Some experts estimate that a single mature oak tree produces between 200,000 and 1 million leaves each year—all of which fall from the tree in the autumn. Although “litter” from decaying leaves is sometimes viewed as a problem in urban and suburban settings, fallen leaves play a critical role in the natural world. Decomposing leaves replenish the soil by releasing carbon, nitrogen, phosphorus and other inorganic compounds into the food web, but scientists don’t yet have a complete understanding of this complex process or how it is being affected by climate change. Stream ecologist Jane Marks, professor of biology and faculty of Northern Arizona University’s Center for Ecosystem Science and Society (Ecoss), studies the effects of leaf litter, chiefly within stream ecosystems. Read the full NAU article here
Please join the Center for Ecosystem Science and Society and Flagstaff Arts Council Saturday, September 29 for the Flagstaff premier of "This Verse Business," a play that offers a new window into Pulitzer Prize winner Robert Frost's personal life and poetic works. Frost is portrayed by Emmy-winning Gordon Clapp from NYPD Blue. Written and directed by Andy Dolan. Tickets are $10 and can be purchased at the door, online at the Coconino Center for the Arts, or by calling (928) 779-2300. Doors at 7, Curtain at 8 PM.
PhD and MS positions in Ecosystem Ecology are available in the Center for Ecosystem Science and Society (Ecoss) at Northern Arizona University. The Ecoss mission is to conduct high-impact, innovative research on ecosystems and how they respond to and shape environmental change, to train next-gen scientists, and to communicate discovery and its relevance to people. Graduate student benefits include stipend (TA or RA), tuition waiver, health insurance, support for summer fieldwork in a variety of beautiful ecosystems, and winter in the peaks of sunny Flagstaff, AZ. Candidates should explore the Ecoss website and contact the professor whose interests align most closely. Please include a cover letter describing background, research interests, and qualifications, as well as a current resume/curriculum vitae (CV). Program applications can be submitted to the Department of Biological Sciences, due January 15, 2019 after communicating with faculty member....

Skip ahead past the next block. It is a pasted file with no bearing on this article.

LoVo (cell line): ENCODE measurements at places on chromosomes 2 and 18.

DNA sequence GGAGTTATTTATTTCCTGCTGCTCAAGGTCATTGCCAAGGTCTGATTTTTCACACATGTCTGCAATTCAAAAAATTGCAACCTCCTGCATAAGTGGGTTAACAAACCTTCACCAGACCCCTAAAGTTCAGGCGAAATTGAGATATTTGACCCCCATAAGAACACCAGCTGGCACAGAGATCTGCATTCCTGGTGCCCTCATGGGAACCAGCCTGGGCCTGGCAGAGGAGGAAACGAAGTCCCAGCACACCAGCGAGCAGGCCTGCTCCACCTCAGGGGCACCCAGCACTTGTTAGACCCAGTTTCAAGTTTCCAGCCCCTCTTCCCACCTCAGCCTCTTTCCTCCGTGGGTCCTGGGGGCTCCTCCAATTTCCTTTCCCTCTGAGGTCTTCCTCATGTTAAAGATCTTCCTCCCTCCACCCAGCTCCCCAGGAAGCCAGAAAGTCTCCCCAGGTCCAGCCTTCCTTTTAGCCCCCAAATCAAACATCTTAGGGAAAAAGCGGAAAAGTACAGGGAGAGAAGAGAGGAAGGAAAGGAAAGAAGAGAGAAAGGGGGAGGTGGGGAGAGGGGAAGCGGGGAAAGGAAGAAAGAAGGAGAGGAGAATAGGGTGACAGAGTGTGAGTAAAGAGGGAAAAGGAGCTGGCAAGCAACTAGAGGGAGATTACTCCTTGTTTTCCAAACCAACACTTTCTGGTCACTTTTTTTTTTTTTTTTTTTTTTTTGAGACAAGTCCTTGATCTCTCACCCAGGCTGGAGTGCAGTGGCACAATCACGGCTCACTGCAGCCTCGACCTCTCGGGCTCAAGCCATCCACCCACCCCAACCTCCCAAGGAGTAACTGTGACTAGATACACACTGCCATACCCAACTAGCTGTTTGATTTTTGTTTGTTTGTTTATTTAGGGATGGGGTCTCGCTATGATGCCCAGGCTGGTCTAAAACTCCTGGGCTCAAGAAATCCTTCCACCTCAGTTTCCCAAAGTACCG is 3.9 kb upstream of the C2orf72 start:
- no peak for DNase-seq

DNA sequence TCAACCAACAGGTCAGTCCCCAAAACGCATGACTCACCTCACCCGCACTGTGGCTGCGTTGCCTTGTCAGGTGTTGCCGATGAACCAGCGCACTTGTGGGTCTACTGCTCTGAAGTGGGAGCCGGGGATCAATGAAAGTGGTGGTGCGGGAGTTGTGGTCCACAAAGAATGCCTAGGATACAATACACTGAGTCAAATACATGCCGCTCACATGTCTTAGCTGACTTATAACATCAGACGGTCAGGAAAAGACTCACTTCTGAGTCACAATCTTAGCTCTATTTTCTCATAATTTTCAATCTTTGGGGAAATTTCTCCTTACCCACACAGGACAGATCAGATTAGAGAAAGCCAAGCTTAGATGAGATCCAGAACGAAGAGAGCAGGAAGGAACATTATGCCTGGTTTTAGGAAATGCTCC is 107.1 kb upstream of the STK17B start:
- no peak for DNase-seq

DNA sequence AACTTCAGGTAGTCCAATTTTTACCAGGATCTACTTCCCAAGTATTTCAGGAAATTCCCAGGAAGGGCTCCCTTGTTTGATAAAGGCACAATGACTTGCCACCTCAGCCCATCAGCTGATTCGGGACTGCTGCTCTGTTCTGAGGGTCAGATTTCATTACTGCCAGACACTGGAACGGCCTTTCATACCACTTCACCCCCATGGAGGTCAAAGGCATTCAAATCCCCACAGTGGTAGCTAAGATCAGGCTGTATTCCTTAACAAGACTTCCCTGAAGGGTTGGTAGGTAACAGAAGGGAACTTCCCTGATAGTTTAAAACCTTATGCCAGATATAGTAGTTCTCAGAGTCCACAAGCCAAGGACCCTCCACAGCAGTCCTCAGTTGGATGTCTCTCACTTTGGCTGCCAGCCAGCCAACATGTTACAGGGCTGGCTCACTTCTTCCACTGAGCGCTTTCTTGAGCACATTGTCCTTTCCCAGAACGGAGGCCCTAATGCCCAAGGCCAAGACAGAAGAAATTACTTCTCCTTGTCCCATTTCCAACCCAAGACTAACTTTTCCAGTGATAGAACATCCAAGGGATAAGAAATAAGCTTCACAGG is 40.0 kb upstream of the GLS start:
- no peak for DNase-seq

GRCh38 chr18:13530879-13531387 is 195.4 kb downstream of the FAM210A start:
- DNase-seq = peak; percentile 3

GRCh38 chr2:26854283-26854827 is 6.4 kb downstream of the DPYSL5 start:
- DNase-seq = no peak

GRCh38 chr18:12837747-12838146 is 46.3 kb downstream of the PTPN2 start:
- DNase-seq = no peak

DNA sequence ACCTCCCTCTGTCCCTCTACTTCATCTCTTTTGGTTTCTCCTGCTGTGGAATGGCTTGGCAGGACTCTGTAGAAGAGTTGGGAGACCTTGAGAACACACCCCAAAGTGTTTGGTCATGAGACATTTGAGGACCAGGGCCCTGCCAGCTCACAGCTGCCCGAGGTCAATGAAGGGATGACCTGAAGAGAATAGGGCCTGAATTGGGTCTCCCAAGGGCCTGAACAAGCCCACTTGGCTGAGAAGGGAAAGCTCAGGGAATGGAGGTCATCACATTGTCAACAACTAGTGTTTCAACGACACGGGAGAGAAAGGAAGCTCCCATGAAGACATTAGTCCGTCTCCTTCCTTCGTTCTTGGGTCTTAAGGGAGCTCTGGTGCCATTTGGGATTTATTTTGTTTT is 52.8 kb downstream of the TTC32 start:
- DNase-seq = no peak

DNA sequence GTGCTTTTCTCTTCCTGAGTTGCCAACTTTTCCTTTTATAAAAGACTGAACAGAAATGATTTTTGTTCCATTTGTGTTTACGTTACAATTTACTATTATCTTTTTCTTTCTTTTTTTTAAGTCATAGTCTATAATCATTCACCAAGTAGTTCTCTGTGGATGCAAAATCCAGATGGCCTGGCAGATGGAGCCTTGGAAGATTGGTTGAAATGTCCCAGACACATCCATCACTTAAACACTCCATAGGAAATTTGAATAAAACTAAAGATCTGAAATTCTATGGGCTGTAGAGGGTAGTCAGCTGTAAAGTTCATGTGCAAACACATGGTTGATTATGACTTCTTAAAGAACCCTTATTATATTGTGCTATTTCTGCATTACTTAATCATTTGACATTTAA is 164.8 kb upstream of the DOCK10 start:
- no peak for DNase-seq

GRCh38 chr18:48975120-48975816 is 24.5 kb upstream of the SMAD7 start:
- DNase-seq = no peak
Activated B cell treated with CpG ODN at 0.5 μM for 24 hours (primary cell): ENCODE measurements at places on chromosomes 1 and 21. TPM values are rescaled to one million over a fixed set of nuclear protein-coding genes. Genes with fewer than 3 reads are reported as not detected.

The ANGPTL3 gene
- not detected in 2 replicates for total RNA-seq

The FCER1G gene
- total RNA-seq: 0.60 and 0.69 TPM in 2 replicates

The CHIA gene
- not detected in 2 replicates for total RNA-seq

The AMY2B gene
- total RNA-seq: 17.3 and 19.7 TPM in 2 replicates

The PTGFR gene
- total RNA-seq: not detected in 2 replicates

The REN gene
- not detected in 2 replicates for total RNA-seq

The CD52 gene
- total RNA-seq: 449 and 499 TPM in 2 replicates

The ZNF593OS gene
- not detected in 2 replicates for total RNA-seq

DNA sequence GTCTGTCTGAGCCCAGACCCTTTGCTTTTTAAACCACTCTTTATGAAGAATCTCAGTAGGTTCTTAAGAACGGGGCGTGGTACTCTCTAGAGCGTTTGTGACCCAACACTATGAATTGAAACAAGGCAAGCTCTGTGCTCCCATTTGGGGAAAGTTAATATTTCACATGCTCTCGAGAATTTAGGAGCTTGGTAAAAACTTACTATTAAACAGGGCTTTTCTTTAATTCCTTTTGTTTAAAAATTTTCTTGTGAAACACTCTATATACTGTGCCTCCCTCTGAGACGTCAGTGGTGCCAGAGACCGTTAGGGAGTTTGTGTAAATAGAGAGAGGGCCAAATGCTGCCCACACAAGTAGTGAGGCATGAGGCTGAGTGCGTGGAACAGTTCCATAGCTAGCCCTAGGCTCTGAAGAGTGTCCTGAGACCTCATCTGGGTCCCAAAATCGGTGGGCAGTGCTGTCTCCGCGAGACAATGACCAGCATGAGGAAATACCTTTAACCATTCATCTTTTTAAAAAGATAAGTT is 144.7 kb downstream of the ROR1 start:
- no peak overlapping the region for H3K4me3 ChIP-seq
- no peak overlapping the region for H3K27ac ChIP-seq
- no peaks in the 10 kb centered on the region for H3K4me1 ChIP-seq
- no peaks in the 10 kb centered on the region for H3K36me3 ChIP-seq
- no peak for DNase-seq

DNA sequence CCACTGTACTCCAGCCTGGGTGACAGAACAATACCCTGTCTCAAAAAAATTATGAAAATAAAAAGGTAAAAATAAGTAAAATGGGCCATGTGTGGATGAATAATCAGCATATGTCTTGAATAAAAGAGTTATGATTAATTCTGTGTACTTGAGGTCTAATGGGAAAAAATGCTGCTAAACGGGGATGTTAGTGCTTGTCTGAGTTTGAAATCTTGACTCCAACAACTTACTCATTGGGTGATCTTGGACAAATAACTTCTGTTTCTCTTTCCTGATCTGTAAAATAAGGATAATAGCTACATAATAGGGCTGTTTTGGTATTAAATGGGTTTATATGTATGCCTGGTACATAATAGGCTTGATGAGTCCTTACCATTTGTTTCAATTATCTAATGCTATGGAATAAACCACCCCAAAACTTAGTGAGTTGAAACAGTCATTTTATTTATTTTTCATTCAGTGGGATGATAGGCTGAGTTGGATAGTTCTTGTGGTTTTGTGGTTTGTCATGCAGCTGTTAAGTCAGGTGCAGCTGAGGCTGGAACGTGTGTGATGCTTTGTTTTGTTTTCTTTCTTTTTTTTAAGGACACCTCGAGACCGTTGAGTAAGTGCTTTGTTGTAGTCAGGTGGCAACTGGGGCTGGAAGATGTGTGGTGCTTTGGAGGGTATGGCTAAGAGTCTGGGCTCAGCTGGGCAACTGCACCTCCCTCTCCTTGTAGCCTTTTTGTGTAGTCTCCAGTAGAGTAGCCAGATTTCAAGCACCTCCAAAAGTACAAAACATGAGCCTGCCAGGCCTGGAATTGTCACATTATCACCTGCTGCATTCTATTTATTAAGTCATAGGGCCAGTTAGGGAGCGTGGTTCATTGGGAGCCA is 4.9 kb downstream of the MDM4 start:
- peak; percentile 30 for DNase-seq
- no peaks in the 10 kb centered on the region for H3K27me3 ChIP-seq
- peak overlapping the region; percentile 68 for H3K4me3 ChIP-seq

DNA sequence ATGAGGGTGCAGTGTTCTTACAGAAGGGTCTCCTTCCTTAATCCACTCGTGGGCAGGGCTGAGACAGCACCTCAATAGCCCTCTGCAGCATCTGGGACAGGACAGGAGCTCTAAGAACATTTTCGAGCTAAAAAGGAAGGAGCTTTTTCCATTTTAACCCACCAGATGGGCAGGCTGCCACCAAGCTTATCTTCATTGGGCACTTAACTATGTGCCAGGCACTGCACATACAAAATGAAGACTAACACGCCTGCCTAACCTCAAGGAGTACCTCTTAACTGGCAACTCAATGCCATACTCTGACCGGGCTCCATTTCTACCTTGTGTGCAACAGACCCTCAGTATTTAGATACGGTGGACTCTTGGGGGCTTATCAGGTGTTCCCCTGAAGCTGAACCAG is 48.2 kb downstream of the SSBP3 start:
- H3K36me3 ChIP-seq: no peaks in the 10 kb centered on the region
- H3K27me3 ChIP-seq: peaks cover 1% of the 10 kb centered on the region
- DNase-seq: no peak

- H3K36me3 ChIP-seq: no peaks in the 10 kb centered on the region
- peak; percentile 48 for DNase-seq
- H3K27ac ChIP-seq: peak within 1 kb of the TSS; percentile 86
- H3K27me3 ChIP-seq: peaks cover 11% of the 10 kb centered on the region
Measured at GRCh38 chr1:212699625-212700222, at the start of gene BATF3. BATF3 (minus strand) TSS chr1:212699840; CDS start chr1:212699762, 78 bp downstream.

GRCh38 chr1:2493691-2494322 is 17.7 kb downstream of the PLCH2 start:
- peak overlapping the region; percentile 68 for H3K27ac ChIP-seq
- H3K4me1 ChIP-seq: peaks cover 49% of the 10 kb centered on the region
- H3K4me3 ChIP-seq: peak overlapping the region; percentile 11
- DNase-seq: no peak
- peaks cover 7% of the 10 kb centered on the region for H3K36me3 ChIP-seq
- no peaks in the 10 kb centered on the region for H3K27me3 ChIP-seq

When it comes to how climate change is impacting ecosystems, there’s no shortage of data out there. But finding enough people who know both ecology and how to interpret that data can be a different story. Ecoss affiliated professor Kiona Ogle leads the multi million dollar grant from the National Science Foundation together with co-PIs Jay Barber, Andrew Richardson, Benjamin Ruddel, and Temuulen Sankey. This collaboration among Ecoss and the School of Informatics, Computing, and Cyber Systems (SICCS) is a unique grant that will train graduate students in tackling big ecological questions through informatics, collaboration and better communication. Read the full NAU news article here
Ecoss ecologist Ted Schuur, who’s received a $600,000 grant from the National Science Foundation (NSF) to establish a carbon observatory at Eight Mile Lake near Denali National Park in Alaska, calls the permafrost’s massive release of greenhouse gases into the Earth’s atmosphere a “wild card,” and potentially a tipping point, for the global climate. The five-year NSF grant is part of the NSF’s Navigating the New Arctic initiative, the grant is offered through the Long Term Research in Environmental Biology (LTREB) program, which supports researchers who have already collected six years of continuous data. Using these parameters, LTREB grants are designed to support important scientific questions that require a longer timeline—often decades—to answer. Read the full NAU article here